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Article
March 1975

The Cardiac Conduction System: Electrophysiological Studies During Open Heart Surgery

Author Affiliations

From the Department of Medicine, School of Medicine, University of Alabama in Birmingham.

Arch Intern Med. 1975;135(3):411-417. doi:10.1001/archinte.1975.00330030061007
Abstract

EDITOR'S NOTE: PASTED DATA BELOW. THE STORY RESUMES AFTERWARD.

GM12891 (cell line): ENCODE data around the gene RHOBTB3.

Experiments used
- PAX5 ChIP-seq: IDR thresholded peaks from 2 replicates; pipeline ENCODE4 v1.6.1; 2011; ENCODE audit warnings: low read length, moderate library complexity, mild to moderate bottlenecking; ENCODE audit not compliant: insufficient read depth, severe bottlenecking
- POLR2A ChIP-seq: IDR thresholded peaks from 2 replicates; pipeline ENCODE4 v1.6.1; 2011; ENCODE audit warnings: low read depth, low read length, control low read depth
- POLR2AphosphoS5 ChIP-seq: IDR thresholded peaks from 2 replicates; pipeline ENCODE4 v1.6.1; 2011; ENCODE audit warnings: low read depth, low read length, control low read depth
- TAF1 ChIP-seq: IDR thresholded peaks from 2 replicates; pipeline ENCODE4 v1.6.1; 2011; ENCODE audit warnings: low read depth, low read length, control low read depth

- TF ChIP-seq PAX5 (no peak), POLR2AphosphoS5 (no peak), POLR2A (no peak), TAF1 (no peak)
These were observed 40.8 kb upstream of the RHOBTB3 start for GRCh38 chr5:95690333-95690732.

The recording of electrograms directly from the surface of the heart in situ has been a part of many standard experimental procedures for decades. However, it is only recently that electrograms have been recorded specifically from the atrioventricular conduction system of the heart in situ. Burchell et al1 in 1953 accomplished this by using needle electrodes inserted through the epicardium. Similar recordings using needle electrodes were made in 1955 by Scher2 and in 1957 by Durrer and Van Der Tweel.3 Stuckey, Hoffman and associates4-10 then demonstrated that electrograms could be recorded from the atrioventricular conduction system of the heart in situ by local application of electrodes to the endocardial surface. Electrograms recorded from the His bundle and bundle branches were identified by their appearance during the isoelectric portion of the PR interval of a simultaneously recorded ECG lead8 (Fig 1). To obtain endocardial electrograms, they

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